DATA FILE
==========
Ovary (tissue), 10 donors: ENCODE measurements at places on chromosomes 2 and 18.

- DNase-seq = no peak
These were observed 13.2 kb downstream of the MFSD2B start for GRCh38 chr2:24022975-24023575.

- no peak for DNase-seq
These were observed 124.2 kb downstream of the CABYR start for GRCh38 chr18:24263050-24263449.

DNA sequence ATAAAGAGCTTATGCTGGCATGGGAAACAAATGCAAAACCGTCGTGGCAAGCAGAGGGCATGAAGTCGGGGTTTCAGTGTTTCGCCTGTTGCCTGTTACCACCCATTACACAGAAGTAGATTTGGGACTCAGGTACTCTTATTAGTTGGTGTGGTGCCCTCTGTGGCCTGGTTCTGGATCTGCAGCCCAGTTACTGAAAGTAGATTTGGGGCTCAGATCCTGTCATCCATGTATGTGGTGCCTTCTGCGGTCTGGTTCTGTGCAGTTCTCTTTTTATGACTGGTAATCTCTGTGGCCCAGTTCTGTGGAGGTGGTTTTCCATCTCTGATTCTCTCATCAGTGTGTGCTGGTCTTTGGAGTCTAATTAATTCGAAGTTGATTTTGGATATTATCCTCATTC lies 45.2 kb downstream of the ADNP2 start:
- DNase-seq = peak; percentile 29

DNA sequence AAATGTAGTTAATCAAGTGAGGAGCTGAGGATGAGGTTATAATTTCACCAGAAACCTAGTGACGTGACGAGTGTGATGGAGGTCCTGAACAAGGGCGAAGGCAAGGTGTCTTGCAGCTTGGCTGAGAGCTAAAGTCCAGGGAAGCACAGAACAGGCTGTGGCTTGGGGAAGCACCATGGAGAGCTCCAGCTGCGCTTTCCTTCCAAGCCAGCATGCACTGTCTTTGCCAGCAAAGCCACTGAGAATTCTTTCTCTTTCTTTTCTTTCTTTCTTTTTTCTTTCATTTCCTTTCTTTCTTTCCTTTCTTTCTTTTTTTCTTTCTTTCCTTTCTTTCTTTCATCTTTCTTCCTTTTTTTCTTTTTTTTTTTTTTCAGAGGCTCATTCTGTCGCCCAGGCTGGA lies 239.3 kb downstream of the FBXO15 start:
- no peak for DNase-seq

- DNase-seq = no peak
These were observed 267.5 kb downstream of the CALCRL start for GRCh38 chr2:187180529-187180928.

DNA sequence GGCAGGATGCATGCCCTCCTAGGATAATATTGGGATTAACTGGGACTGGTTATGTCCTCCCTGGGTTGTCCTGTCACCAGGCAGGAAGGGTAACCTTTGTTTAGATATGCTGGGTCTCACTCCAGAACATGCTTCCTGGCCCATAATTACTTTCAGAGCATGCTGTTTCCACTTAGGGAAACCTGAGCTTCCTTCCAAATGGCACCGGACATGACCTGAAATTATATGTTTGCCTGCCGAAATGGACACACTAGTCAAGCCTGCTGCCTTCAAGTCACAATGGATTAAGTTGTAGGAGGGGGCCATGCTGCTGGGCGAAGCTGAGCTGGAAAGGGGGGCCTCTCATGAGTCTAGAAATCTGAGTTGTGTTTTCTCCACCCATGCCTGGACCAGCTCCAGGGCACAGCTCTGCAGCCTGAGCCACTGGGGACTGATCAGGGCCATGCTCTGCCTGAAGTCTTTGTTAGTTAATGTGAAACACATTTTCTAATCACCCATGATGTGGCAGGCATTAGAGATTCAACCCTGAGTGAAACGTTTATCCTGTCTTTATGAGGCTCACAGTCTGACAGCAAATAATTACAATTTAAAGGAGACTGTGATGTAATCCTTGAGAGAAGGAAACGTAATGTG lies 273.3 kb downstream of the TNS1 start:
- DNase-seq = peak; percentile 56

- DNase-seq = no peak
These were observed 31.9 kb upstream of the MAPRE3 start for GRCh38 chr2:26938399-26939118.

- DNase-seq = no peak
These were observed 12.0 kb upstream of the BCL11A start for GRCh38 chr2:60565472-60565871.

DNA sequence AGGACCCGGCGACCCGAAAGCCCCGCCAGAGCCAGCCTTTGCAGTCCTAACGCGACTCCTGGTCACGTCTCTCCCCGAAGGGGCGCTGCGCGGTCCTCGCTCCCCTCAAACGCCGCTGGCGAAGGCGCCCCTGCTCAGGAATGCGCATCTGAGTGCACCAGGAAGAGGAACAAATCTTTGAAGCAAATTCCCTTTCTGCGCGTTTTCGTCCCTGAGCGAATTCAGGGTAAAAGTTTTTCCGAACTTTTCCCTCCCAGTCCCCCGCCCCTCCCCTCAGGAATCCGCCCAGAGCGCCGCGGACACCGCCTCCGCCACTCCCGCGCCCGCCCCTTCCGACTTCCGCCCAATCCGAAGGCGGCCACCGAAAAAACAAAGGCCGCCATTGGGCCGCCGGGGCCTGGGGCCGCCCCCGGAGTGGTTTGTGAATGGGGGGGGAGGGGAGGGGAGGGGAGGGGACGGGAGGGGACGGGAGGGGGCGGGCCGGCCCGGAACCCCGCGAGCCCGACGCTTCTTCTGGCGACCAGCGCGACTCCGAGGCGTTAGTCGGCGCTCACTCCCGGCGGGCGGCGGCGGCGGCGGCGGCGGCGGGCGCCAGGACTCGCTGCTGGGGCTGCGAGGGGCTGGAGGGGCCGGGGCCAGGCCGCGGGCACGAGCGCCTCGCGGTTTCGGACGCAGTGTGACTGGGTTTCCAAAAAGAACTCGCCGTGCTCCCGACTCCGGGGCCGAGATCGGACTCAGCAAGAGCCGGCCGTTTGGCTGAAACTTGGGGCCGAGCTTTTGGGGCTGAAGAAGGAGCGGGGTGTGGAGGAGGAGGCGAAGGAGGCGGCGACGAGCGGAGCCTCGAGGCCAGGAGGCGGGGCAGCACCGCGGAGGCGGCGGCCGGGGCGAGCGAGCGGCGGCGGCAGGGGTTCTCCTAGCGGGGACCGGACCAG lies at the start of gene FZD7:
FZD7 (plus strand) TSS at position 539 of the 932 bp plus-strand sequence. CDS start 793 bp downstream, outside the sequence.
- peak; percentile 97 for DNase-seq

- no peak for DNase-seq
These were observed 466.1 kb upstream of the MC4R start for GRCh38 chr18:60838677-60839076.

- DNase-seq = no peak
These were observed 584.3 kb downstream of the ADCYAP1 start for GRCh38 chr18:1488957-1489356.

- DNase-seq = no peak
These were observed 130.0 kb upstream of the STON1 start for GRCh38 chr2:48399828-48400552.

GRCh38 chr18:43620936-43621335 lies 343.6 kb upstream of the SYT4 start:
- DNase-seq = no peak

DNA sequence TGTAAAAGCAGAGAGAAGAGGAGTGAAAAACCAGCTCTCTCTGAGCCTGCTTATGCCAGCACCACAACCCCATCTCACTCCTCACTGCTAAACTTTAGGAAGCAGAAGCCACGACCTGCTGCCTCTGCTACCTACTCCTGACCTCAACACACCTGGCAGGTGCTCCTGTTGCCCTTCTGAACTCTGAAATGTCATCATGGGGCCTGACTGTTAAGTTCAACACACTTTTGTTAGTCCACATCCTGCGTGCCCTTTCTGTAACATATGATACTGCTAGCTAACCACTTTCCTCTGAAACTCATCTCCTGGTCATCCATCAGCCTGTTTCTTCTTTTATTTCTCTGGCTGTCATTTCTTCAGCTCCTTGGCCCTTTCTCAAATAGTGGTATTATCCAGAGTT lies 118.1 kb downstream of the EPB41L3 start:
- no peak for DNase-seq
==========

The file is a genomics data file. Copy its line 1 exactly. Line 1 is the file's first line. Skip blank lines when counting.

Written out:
Ovary (tissue), 10 donors: ENCODE measurements at places on chromosomes 2 and 18.